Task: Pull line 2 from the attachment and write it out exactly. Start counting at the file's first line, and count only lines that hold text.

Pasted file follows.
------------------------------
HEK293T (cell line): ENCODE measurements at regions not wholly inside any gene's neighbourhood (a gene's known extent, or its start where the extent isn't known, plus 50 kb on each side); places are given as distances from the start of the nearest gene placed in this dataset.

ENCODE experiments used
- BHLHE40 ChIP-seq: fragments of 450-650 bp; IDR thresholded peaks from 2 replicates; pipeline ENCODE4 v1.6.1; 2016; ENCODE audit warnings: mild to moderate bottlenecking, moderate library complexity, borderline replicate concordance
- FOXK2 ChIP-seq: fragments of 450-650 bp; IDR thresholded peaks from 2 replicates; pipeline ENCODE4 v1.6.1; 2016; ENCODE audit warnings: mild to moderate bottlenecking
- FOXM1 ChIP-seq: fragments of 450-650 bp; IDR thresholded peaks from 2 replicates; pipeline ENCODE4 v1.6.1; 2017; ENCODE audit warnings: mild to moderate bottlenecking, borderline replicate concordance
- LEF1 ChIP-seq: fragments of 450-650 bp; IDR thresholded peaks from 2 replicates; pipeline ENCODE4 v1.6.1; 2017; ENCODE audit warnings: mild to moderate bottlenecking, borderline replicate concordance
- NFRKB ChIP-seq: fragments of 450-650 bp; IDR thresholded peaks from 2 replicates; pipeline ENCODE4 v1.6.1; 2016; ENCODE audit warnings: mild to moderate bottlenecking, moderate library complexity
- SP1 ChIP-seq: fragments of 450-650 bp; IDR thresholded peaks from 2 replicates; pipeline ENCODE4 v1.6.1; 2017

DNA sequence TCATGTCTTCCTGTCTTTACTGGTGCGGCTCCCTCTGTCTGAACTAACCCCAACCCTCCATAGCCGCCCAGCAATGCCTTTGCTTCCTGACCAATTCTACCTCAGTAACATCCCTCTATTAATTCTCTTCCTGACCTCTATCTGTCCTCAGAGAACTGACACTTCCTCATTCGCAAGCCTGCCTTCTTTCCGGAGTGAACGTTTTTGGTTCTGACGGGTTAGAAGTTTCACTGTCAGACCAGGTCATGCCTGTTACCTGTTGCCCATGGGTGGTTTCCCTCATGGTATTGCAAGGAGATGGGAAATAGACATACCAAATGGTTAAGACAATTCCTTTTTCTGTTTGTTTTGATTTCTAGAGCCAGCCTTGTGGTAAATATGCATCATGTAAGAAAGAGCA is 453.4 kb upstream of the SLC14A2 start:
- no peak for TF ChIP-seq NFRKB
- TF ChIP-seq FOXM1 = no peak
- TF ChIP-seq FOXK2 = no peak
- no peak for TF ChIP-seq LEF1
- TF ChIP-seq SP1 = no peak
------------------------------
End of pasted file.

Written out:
ENCODE experiments used